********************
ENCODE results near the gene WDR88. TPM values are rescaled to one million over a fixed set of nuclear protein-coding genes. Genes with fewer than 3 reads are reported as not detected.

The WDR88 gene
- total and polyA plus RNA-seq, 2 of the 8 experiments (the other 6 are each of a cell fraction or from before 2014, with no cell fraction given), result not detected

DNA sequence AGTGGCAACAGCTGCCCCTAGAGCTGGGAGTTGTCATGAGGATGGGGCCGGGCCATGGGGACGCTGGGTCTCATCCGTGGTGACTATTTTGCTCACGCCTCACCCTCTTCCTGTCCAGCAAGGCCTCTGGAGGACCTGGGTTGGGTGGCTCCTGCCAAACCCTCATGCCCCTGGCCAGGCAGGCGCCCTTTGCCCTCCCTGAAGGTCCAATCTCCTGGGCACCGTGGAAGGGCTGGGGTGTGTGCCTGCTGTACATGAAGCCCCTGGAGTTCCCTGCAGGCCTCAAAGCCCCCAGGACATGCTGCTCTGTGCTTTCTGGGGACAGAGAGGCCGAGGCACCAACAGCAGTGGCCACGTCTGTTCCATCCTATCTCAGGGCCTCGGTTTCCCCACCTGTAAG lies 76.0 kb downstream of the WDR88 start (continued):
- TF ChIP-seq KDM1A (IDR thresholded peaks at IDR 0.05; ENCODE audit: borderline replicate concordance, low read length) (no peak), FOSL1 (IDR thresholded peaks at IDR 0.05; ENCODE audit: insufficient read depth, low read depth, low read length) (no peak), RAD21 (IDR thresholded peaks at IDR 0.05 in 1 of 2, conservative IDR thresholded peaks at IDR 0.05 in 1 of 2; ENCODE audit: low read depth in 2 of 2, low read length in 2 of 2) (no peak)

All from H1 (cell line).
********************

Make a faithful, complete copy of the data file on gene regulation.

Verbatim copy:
ENCODE results near the gene WDR88. TPM values are rescaled to one million over a fixed set of nuclear protein-coding genes. Genes with fewer than 3 reads are reported as not detected.

The WDR88 gene
- total and polyA plus RNA-seq, 2 of the 8 experiments (the other 6 are each of a cell fraction or from before 2014, with no cell fraction given), result not detected

DNA sequence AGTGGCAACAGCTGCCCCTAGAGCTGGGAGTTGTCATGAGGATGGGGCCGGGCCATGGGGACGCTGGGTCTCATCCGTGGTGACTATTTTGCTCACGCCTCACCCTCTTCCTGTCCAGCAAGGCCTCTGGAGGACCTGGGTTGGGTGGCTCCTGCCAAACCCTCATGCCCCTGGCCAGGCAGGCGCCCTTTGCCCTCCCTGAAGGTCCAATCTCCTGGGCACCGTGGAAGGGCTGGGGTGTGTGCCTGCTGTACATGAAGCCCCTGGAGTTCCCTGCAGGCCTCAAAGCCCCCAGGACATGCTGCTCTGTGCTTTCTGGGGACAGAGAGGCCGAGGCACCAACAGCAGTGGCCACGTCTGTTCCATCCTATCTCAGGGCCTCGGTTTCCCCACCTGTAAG lies 76.0 kb downstream of the WDR88 start (continued):
- TF ChIP-seq KDM1A (IDR thresholded peaks at IDR 0.05; ENCODE audit: borderline replicate concordance, low read length) (no peak), FOSL1 (IDR thresholded peaks at IDR 0.05; ENCODE audit: insufficient read depth, low read depth, low read length) (no peak), RAD21 (IDR thresholded peaks at IDR 0.05 in 1 of 2, conservative IDR thresholded peaks at IDR 0.05 in 1 of 2; ENCODE audit: low read depth in 2 of 2, low read length in 2 of 2) (no peak)

All from H1 (cell line).